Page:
E4’s new Thursday line up sees the welcome return of a comedy favourite and the introduction of a new sitcom in the appropriately titled “Funny Thursdays” slot. Just when I was starting to wonder whether the channel had much more to offer besides endless reruns of Friends (which I have to admit I have returned to) we see the return of “Scrubs”.

Now in its fifth and possibly final season the screwball medical show opened with something of a full circle approach. When we first met J.D, Elliott,Turk and Carla they were wet behind the ears rookies cutting their teeth in the unforgiving environment of the Sacred Hearts hospital. What we got for our thirty minute attention span was slick yet off the wall comedy delivered on occasion with messages of morality that questioned the ethics of the American medical system without ever becoming overly schmaltzy, sentimental or preachy.

The show’s success worked on the fact that these characters may have been pursuing careers in medicine but they had not yet been ground down by the system. As individuals they were fallible, likeable and still dared to hope they could make a difference against the insurmountable odds that faced them.

Series five rejoins them as more seasoned veterans of the medical world. They’ve grown up (a little), moved on (a little) and managed to iron out some of the rough edges and insecurities that have plagued them (a little). Nowadays it is J.D who is showing a new group of interns the ropes in the hospital, in Thursday’s show he was the potential perpetrator of the fears he faced when he started out and it was here where I had some worries that it was these forward steps that might have robbed the show of some of its more inspired content.

Thankfully although the characters have been rewired a little the chemistry for the most part remained. Characters like Cox (John C. McGinley) and The Janitor (Neil Flynn) took something of a back seat this time round and Elliott (Sarah Chalke) now has something of a reduced role now she is working for a neighbouring hospital. However J.D (Zach Braff) maintained that degree of wide eyed innocence he possessed before and Carla (Judy Reeves) and Turk ( were still together only now they were deliberating over whether to start a family. The visual gags which made the show such a hit in the past were still in place albeit a little clumsier this time round but given the fact that this was the series’ opening shot I’ll let this one slide. Definitely a must see for your Thursday night.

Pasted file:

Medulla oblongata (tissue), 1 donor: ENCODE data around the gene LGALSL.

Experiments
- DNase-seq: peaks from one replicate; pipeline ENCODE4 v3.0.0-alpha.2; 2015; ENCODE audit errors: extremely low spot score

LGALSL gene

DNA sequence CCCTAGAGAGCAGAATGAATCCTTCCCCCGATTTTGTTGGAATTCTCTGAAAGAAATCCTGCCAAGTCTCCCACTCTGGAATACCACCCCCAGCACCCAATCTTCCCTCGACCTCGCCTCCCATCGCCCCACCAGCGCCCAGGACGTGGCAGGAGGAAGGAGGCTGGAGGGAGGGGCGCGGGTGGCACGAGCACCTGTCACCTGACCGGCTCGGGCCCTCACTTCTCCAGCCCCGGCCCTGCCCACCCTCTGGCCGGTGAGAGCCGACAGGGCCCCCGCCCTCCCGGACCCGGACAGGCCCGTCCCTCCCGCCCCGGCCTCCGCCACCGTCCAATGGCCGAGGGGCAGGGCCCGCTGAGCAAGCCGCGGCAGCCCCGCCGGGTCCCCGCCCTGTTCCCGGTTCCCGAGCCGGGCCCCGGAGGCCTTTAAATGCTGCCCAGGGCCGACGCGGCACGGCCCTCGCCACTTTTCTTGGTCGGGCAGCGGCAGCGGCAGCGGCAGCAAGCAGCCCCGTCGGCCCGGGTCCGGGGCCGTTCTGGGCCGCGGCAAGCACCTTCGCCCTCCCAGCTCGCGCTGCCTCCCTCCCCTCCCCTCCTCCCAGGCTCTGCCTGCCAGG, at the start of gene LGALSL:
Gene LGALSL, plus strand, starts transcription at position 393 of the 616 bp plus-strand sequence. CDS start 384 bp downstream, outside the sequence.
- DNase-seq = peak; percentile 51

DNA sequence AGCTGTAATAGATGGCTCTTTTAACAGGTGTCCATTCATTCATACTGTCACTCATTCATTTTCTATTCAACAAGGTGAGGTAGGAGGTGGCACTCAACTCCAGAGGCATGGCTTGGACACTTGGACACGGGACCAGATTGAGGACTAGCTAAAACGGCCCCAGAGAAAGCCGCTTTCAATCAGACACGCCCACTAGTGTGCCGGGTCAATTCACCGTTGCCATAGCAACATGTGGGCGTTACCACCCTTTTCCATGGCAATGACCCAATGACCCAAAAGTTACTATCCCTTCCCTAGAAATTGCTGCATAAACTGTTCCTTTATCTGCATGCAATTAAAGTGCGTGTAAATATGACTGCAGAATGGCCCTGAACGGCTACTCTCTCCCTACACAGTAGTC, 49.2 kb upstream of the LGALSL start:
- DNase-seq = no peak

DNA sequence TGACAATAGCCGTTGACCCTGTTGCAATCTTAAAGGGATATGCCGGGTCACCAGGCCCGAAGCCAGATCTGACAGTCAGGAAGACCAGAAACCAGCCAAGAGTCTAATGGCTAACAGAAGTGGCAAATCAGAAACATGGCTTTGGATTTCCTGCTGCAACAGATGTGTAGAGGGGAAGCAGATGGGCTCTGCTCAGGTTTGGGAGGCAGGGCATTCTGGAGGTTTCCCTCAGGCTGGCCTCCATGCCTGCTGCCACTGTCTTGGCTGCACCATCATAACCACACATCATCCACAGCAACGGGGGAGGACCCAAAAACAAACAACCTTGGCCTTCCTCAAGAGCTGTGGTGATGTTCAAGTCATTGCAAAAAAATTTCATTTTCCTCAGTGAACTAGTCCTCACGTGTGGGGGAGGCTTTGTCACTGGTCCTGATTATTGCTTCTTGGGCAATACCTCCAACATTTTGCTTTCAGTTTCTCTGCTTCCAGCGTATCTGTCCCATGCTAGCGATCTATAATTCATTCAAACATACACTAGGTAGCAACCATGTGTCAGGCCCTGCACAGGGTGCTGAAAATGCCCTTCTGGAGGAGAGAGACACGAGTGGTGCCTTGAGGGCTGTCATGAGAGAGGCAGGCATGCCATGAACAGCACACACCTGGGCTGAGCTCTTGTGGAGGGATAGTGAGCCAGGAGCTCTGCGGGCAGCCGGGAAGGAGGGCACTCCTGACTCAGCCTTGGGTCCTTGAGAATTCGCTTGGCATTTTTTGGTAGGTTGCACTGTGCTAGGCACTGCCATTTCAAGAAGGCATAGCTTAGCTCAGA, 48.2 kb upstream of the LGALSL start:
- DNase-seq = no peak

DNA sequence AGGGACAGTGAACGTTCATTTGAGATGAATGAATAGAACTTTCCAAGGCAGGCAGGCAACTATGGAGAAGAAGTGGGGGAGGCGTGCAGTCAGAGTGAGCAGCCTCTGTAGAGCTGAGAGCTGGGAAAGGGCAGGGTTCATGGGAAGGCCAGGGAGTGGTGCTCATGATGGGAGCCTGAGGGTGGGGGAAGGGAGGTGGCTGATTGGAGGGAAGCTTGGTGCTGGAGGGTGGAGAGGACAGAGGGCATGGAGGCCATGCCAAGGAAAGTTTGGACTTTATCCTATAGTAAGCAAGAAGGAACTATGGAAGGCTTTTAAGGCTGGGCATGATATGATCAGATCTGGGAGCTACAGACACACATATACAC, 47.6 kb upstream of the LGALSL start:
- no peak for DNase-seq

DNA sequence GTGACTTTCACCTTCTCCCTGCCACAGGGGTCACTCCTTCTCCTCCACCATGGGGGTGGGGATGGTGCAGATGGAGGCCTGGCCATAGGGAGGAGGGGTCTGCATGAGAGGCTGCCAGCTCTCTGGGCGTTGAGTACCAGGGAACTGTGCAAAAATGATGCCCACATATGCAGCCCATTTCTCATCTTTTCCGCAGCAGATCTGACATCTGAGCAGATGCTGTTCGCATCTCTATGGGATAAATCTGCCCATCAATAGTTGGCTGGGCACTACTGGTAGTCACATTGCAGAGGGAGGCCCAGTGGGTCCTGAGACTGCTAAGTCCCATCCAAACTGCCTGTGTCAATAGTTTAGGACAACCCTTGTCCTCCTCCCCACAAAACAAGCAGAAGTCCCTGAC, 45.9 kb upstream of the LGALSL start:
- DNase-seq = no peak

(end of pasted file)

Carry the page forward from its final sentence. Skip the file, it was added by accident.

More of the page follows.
War At Home fancies itself as a new contender for the comedy crown. Despite lacking the sophistication of Scrubs this show looks like it might have some promise. Sure its a family sitcom (again) which deals with the well worn nuclear family dynamic. Essentially revolving around a host of low achiever parenting gags (a la The Simpsons) with a somewhat slack everyman father (David Rapaport) and a careworn mother (Anita Barone). Add to this the rebellious daughter (Kaylee DeFer)and a hormonally rampant teenage son (Kyle Sullivan) and you pretty much get the picture. With a mixture of sexual ambiguity jokes (is the son gay, or is he a transvestite) and the mixed race relationship of the daughter you had something which felt like it was running on the same rails as Married With Children, nothing superbly original and in place very handed but one that I might find myself giving a little more airtime over the next couple of weeks if only to see how it beds in.

In rerun terms I’m presently watching Becker on Channel 5, previously only available to Sky viewers on the Paramount channel the sitcom about a curmudgeonly Doctor and his close circle of friends still has mileage and while we won’t see any fresh outings for Ted Danson’s character these old episodes aren’t yet old enough to have dated and still offer a pretty solid thirty minutes before the “real” evening TV kicks in.